Saturday, 17 September 2016

Handmade Fair Day one

Gosh, well after months of making stock and a frenzied fortnight putting into frames, designing stand, painting furniture, getting packing staff and admin I've finally made it the Handmade Fair. There nothing like jumping in at the deep end with your first fair / show with a big one like this!

For those of you who follow me on Instagram (jlmyhill) you'll have seen what my stand looks like, simple, understated, muted vintage shabby style with just a hint of soft green in the bunting and the cute little cupboard I distressed.

After setting up in 30 degree heat in a marquee on Thursday, Friday was rain and more rain.  So lots of wellies and waterproofs of all conceivable style! It did finally brighten up late afternoon, typical English weather!

I wanted to say a big thank you to everyone I spoke to yesterday, who said how lovely my artwork was, it's was lovely to see the happy smiles on people's faces as they looked at the pieces on display, seeing all the layers of paper, paint, ink and distressing topped with photographs or my log cabin linen squares with vintage lace, buttons and linen thread.

Once I get home, I'll start adding photos of the unsold pieces here and on my Etsy shop (link on the left), but if you spoke to me at the show and wished you'd made a purchase and didn't and would like to know, drop me an email and let's talk!

Day two, here I come!


Monday, 9 May 2016

More Gelli!

So still in that Gelli vibe, I saw that the PaperArtsy challenge was mono printing, obviously meant I had to have another play.

Still enjoying the taking the "plate to the to the surface" I started with a square of paper that had some text paper glued on.  First  a layer of French Roast rolled on and using Taupe I started adding some blocks of colour.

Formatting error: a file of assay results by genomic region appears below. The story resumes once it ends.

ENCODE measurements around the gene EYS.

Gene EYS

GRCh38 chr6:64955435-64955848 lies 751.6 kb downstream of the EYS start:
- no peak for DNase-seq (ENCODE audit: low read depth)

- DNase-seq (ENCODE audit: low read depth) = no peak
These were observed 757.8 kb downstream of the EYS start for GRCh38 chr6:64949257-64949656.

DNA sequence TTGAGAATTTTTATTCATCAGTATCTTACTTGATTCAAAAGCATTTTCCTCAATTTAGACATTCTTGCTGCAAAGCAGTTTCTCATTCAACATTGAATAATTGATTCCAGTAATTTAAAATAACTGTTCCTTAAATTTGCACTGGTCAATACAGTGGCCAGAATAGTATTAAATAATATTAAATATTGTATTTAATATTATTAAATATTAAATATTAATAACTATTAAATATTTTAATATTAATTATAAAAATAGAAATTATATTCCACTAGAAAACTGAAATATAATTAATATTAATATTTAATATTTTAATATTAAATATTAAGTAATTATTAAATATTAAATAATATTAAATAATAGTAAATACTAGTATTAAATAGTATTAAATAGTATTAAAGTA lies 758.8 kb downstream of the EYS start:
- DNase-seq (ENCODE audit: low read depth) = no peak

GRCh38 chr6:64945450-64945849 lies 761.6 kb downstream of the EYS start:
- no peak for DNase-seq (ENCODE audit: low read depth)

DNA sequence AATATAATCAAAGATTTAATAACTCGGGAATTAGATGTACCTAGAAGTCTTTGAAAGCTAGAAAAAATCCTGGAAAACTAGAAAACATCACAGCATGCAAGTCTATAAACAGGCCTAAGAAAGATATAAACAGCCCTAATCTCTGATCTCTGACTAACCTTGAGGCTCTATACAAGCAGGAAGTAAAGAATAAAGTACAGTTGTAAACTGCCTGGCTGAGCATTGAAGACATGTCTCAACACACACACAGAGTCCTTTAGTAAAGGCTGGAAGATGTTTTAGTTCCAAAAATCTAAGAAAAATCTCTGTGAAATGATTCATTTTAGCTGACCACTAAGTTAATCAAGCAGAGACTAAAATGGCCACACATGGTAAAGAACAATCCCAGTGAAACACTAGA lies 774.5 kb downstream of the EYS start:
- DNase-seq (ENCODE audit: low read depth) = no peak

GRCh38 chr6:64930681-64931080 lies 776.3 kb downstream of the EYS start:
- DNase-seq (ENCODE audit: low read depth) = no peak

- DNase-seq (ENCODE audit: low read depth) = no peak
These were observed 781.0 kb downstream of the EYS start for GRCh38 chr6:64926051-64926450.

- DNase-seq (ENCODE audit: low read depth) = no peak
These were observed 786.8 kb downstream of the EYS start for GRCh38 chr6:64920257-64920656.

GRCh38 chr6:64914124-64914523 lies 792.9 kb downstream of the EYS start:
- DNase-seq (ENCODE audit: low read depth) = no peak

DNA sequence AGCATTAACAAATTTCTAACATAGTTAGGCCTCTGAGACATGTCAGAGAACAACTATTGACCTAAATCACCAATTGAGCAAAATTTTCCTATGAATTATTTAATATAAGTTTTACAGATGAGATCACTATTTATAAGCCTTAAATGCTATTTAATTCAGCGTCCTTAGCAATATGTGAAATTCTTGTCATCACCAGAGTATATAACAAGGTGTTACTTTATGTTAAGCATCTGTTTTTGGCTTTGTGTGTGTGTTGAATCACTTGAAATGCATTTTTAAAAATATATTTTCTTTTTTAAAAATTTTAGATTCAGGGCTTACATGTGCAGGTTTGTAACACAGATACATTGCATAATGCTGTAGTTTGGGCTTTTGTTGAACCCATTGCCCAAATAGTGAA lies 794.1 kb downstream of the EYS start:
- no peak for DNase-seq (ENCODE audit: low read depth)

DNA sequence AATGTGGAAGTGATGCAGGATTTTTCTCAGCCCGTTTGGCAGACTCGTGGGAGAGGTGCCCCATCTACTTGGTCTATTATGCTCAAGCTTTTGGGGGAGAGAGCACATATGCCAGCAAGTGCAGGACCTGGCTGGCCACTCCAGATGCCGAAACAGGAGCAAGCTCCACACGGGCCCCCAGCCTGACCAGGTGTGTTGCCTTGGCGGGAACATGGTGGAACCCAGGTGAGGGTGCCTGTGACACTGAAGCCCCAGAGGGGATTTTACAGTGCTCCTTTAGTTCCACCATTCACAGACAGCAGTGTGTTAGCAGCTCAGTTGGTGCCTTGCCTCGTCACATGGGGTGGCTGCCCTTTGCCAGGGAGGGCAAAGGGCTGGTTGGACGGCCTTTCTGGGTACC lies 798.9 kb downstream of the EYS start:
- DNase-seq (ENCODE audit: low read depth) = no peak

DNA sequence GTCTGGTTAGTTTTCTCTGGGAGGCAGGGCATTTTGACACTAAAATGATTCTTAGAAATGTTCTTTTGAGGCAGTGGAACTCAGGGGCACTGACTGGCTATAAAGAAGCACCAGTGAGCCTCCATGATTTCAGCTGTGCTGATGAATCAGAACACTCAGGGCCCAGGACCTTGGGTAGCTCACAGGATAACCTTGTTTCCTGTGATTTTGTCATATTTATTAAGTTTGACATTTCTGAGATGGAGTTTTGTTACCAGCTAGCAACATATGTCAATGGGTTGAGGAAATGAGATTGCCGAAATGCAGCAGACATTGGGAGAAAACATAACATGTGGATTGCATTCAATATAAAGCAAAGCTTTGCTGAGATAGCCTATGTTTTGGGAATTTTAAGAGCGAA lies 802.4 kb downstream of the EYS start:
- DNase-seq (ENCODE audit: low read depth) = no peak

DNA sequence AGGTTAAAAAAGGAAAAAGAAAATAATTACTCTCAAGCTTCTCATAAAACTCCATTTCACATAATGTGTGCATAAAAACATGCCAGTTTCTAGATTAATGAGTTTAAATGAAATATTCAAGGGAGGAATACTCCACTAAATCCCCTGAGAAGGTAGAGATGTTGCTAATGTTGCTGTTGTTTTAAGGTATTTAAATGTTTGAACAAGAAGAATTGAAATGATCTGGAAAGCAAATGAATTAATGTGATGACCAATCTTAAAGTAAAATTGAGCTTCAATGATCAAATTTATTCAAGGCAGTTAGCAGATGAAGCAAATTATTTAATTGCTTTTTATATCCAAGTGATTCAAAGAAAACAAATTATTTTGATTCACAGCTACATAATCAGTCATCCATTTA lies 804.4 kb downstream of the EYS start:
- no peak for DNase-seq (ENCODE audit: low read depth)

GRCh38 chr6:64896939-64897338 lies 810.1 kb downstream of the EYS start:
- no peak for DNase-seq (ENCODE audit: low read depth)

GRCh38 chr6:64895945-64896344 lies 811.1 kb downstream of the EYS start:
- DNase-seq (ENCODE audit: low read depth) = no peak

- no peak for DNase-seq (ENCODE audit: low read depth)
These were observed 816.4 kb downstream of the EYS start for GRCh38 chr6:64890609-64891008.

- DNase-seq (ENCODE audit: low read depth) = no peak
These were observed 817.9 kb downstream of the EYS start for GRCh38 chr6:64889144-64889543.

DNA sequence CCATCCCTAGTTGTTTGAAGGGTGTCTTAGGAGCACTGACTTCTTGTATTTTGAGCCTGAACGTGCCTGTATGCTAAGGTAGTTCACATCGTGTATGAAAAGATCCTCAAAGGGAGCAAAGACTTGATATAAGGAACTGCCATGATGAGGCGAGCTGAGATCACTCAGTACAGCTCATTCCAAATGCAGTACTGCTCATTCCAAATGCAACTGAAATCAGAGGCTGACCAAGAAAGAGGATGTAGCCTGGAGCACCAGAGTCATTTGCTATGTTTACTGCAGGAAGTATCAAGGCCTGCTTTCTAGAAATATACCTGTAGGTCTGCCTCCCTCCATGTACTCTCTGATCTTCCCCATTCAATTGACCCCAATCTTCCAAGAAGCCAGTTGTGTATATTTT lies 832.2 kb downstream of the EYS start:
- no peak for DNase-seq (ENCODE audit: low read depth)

I just kept building up the blocks leaving white space around the edge with Taupe, Cinnamon  and Chalk and a little bit of Pewter. 

The new little mini stencils from Thats Crafty git pergectly on the Gelli Plate, so I used the small circle one to add some layers of shapes on toop of the blocks.

I added some stamping in Coffee Archival from the HotPicks plate 1605, sanded and knocked back a bit with Chalk to soften everything 

And finally added one of my image transfers of a faded decaying tulip. I edged the tulip with a graphite pencil to frame it.

Finished piece, I like the juxtaposition of the squares and grid against the circles.  Plus the pop of burgundy from the tulip draws your eye in to the focal point.

Again this will be for sale in my Etsy shop, framed at £45.00 (plus pnp) or unframed at £25 (plus pnp).

Sunday, 8 May 2016

It must be jelly 'cos jam don't ...

So the other week I went to Hope and Elvis (run by the lovely Louise) on the Wellbeck Estate near Workshop.  Oh I love going to workshops at Hope and Elvis, they are havens of peace and tranquillity, full of lovely like minded fun, artistic and creative people. Louise and the artists who run workshops are so generous with providing materials for you to play with, its always fun rummaging through paper bits, fabric bits, lace bits, threads and buttons ....

 I'm renowned for getting my head down, completely in the zone, only surfacing for the delicious lunch created by Maggie. Intense days but so inspiring.

So the latest workshop was on mono printing with Gelli plates with the gorgeous Letitia known as Mrs Bertimus.  Now I've used Gelli plates before, but always taken the fabric or the paper to the plate.  This time we took the plate to the fabric or paper and used like a stamp. Letitia showed us how to add paint to the Gelli plate, how to square of the paint with a rag, add marks to the paint that would be transferred, using stuff to act as resist on the which ever surface you were using and much more.

So I worked on some fabric and a strip of lining paper that I'd glued various bits of paper ephemera on (still haven't quite worked out how I want to use this) .  I decided on a colour palette (greys, browns and white and a touch of olive green) ) and got stuck in creating a master board of colour in a 50's Festival of Britain style.